As if the nausea, vomiting, and abdominal pain weren’t enough, you notice blood on the 80 grit toilet paper that the maid refuses to bring you anymore of. She says, “You too much poop. More paper for you, no.” Fortunately, you prepared ahead of time, hid a roll of paper, and knew how to treat traveler’s diarrhea. Feeling better in 2 days, you were able to snatch the maid’s cart at night and leave it a few hundred yards down the main dirt road.
In the United States you wonder how many restaurant employees observe the “Wash Hands Before Returning To Work” sign…. These signs don’t exist in many foreign countries.
Traveler’s diarrhea, or gastroenteritis typically includes vomiting and diarrhea and is caused by bacteria, occasionally viruses, and rarely parasites. Most often it is caused by the bacteria E. coli. Symptoms typically begin 12-72 hours after contaminant ingestion. These can also include muscle aches and fever. In general, most cases are self-limiting and mild.
Sources are contaminated water and food. Prevention is aimed at avoiding the latter.
- Insure all bottled water and drinks are clean, including around the sealed cap. It is not uncommon for venders to keep drinks cool in tubs of contaminated ice water.
- Brush teeth with bottled water.
- Although drinks may be bottled, avoid using local ice in a glass.
- Insure restaurants have good sanitary conditions. This can best be done by avoiding street vendors and sticking with reputable restaurants.
- Take extreme precautions if you are taking medications for your stomach that decreases stomach acid.
- Wash hands often. Alcohol containing towelettes and disinfectants are easy enough to carry with you and do work.
- Avoid buffets, vendor’s food left sitting out, including baked goods.
- Peel your own fruit after washing in a mild bleach solution (1/2 shot glass of bleach to 1 gal. of water.)
- Portable water filters now exist that filter water to 0.2 µm.
- On my sailing vessel, I put bleach in the water tanks at a concentration of 1/8 shot glass/gal. Chlorine also comes in tablets if you prefer not to carry a jug with you.
- Iodine tablets kill most viruses, bacteria, and protozoans. Caution: do not use if the possibility of pregnancy exists or if you have a thyroid disorder.
- There are portable UV devices out now for sterilizing water but I have no experience with these.
- The boiling point of water at sea level (lower with increased altitude) is 212° F (100° C), however, water heated to 158° F (70°C) for 10 minutes will kill most bacteria.
- As far as I am aware there have been no conclusive studies on pro-, pre-, or synbiotics in the treatment or prevention of traveler’s diarrhea.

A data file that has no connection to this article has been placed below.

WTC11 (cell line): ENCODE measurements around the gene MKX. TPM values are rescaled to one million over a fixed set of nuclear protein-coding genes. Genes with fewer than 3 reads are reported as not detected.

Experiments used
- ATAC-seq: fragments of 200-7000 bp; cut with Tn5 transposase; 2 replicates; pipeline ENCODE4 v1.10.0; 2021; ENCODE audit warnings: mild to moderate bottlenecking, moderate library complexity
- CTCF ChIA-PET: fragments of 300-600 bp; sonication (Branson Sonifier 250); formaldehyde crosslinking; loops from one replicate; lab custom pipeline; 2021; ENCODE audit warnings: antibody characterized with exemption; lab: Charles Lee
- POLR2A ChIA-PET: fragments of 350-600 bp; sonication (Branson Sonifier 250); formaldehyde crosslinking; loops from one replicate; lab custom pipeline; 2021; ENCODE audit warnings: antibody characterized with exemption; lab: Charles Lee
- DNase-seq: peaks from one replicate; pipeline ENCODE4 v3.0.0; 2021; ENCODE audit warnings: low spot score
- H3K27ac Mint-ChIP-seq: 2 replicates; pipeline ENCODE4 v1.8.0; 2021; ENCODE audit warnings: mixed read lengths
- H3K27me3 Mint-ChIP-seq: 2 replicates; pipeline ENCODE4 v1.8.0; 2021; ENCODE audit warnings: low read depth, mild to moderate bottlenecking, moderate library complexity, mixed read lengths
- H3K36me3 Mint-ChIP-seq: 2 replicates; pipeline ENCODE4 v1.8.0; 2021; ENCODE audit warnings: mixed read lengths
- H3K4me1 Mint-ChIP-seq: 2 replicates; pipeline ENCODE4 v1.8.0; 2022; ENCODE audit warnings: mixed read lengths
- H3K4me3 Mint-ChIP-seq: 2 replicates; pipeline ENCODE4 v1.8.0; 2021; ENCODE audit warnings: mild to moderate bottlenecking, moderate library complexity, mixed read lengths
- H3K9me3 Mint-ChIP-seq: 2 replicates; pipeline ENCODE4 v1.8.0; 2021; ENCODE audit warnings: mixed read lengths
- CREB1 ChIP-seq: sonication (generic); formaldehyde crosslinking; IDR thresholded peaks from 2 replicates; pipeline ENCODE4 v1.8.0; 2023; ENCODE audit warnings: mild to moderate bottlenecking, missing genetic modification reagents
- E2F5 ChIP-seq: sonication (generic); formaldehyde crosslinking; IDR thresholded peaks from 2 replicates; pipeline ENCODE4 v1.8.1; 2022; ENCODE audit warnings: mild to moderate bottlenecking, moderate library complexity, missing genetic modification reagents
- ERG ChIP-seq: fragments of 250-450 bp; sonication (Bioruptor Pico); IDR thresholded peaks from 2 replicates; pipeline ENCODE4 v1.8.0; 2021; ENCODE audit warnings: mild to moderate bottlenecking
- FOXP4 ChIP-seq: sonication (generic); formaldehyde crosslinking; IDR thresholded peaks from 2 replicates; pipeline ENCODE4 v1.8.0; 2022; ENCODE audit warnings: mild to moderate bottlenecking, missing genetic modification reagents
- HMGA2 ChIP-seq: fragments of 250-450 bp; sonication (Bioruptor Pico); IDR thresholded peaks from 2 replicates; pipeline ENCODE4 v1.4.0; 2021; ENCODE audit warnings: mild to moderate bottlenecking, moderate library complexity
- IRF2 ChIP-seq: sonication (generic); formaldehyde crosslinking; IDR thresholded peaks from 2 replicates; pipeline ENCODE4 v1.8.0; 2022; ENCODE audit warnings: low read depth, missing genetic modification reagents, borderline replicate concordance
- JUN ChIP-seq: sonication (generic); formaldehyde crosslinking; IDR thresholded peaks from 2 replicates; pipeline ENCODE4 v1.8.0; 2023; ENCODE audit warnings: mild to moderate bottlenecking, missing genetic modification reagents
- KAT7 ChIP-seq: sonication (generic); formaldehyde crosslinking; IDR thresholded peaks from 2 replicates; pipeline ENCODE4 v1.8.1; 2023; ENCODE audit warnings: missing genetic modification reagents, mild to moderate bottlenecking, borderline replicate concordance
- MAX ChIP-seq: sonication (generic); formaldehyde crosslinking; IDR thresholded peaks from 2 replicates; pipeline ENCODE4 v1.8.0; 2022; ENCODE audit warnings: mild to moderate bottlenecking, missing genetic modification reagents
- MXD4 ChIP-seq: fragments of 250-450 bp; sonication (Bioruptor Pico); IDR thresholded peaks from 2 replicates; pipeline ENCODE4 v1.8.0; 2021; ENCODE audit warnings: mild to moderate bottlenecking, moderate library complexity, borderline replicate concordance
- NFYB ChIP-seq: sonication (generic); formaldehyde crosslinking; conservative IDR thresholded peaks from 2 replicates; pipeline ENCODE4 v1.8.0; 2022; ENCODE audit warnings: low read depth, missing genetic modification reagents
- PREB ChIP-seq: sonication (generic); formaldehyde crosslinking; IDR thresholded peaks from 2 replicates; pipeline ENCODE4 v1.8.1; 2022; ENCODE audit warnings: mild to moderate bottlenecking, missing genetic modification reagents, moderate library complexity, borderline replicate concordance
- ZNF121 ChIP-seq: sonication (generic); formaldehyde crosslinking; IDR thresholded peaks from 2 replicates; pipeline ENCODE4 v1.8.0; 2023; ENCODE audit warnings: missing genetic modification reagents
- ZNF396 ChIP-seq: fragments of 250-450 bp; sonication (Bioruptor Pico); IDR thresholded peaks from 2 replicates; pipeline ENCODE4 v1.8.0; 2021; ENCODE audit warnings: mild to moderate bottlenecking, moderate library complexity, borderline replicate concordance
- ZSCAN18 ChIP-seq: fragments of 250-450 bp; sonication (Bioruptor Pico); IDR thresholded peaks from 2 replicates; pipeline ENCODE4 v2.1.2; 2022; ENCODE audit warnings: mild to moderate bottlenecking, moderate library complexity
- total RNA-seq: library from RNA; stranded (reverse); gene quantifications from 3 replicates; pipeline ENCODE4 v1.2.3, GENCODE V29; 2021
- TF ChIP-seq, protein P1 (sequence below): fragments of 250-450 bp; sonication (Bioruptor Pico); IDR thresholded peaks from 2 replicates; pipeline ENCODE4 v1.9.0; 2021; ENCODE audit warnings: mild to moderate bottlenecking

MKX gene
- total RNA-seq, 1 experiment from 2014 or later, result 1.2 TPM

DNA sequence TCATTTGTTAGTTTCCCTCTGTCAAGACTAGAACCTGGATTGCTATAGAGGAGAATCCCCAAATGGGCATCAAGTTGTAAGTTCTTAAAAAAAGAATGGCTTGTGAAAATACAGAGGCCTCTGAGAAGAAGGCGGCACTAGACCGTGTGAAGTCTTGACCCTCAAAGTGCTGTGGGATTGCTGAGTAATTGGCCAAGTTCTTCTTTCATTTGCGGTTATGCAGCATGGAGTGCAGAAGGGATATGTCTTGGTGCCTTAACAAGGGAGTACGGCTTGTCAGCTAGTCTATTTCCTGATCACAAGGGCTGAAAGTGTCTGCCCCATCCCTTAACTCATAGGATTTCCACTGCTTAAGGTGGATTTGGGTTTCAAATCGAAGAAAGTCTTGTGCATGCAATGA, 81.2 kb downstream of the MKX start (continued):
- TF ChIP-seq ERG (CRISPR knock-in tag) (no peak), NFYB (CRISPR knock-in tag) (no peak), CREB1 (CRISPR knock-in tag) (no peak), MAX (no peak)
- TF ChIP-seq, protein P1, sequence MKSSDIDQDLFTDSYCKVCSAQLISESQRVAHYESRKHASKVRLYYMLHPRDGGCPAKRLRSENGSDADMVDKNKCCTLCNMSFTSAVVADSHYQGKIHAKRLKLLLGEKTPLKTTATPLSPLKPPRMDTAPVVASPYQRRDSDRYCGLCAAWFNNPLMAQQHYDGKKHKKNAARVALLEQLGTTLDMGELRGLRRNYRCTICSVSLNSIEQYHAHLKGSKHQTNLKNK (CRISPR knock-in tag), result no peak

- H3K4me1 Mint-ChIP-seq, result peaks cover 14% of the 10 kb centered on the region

- Avoid raw shell fish and seafood, raw salads and eggs, and unpasteurized ice cream.
- Note: I have seen crooked vendors uncap bottles and fill them half full with tap water that was possibly contaminated. It’s well known among sailors in distant ports that bottled beer is often the only safe thing to drink. So, there’s an option of staying drunk all of the time and you may not have diarrhea.
Usually clinical and based on symptoms. However, if you have the following symptoms, consult a physician if possible:
- Elevated temperature (Usually over 101 F).
- Severe abdominal pain.
- Bloody diarrhea.
- Symptoms persisting over 2-3 days.
- Signs of dehydration or early shock (discussed elsewhere).
- Moderate to severe diarrhea (defined as 3 or more loose stools over an 8 hour period).
- There are several manufacturers of easy to carry tablets and powders.
- Antibiotics if moderate or severe diarrhea. For adults: Ciprofloxacin 500mg p.o. bid for 3 days or Levofloxacin 500 mg p.o. once a day for 3 days. An alternative is Azithromycin 250 mg p.o. once a day for 3 days. For children, Azithromycin 5-10 mg/kg once a day for 3 days.
- Note: Persons with immunocompromising conditions may want to discuss taking one of the above medications preventatively. Otherwise, weighing the risks and possible benefits, I think it prudent to ask your doctor to prescribe these medications, to have on hand, just in case, before any foreign travel.
Final note: Many times traveler’s diarrhea (gastroenteritis) is referred to as “dysentery” as a catch all term. However, dysentery, medically, is usually reserved for more severe forms of gastroenteritis such as that caused by Shigella or amebiasis requiring cultures and more aggressive treatment. Patients are typically sicker with bloody diarrhea.
On the lighter side of life:
Yes, I have had the old traveler’s diarrhea a few times myself. Once, on a medical mission trip to Guatemala’s primitive interior, my group stopped at a predetermined village. Riding in the back of a dusty flatbed truck on cratered roads all morning and rafting on washing machine rapids all afternoon, we looked forward to stopping and setting up camp. The natives helped us put up tents on the outskirts of their primitive village. Camp set up, most of us headed to the river with a bar of soap to bath and swim in the moon light. Exhausted, I retired to my tent and immediately fell asleep. At daybreak I woke up to torrential rains, typical summer sub-tropic weather. The mud outside was ankle deep. Asking a village kid where I could go to defecate, he pointed to a deep gully. Walking along a mud path and down a bank I watched white and brown paper and elements of corn, the local’s primary food source, being washed into the river. Although half asleep, it dawned on me that this gully was a sewer and it was upstream from the area we had been swimming in the night before.
Fortunately, my group was prepared and had brought along Septra, an antibiotic used at the first sign of symptoms. Ummm… I didn’t go swimming there anymore!